Biden Sends Republicans New Infrastructure Offer, but a Gulf Remains

WASHINGTON – The Biden administration sent Senate Republicans on Friday an offer for a bipartisan infrastructure deal that cut off more than $ 500 billion from the president’s original proposal. A move that White House officials hoped would fuel talks but Republicans were quick to reject.

The lack of progress encouraged Liberals in Congress to re-urge Mr Biden to abandon his hopes of compromise with a Republican conference that has labeled his $ 4 trillion economic agenda too expensive and undirected. Instead, they urged the president to begin an attempt to postpone his party line plans through the same process that spawned his economic incentive legislation earlier this year.

Mr Biden has repeatedly said that he wants to postpone his infrastructure plans with bipartisan support, which the main centrist Democrats in the Senate have also called for. But the president has insisted that Republicans spend far more than they say they are ready to spend.

He also says the bill must include a broad definition of “infrastructure” that includes investments in combating climate change and providing home health care that Republicans have termed overly expansive.

The sides stay wide apart. Mr Biden’s most recent offer includes spending of $ 1.7 trillion, a decrease of more than $ 500 billion from its original proposal. It includes building or repairing roads, bridges, water pipes, broadband Internet, the electrical grid, and a national network of EV charging stations, as well as investing in home care for the elderly and disabled.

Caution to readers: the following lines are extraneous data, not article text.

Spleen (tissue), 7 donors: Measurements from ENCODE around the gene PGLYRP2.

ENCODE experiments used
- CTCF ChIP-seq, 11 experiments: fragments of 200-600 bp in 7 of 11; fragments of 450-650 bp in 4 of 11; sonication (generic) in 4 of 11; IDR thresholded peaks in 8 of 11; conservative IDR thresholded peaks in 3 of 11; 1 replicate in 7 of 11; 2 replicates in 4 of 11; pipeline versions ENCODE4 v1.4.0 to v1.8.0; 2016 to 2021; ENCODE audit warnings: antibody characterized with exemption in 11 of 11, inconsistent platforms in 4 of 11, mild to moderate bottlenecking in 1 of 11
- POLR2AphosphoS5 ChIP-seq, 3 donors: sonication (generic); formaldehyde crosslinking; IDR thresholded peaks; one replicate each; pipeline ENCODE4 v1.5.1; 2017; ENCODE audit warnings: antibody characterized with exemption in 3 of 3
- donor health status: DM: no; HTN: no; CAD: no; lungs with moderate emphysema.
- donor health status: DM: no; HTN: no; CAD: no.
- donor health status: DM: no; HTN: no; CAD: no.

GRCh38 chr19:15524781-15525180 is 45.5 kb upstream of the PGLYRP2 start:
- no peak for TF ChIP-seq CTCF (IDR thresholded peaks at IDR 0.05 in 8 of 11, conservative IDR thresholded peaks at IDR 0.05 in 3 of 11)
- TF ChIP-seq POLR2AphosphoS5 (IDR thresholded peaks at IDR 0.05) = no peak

The Republicans have countered with a $ 568 billion plan, though many Democrats consider that offer to be even smaller as it includes expanding some federal infrastructure spending to expected levels. In a memo to Republicans received by the New York Times on Friday, Biden administration officials rated the Republicans’ offer as no more than $ 225 billion, “above current levels that Congress has traditionally funded “.

The President’s new offer makes no effort to resolve the even more difficult problem that divides the parties: how to pay for these expenses. Mr Biden wants to levy taxes on companies that Republicans speak out against. Republicans want to use money from Mr Biden’s $ 1.9 trillion economic aid package, signed in March, for other purposes, including levying usage fees such as the president’s rejected gas tax.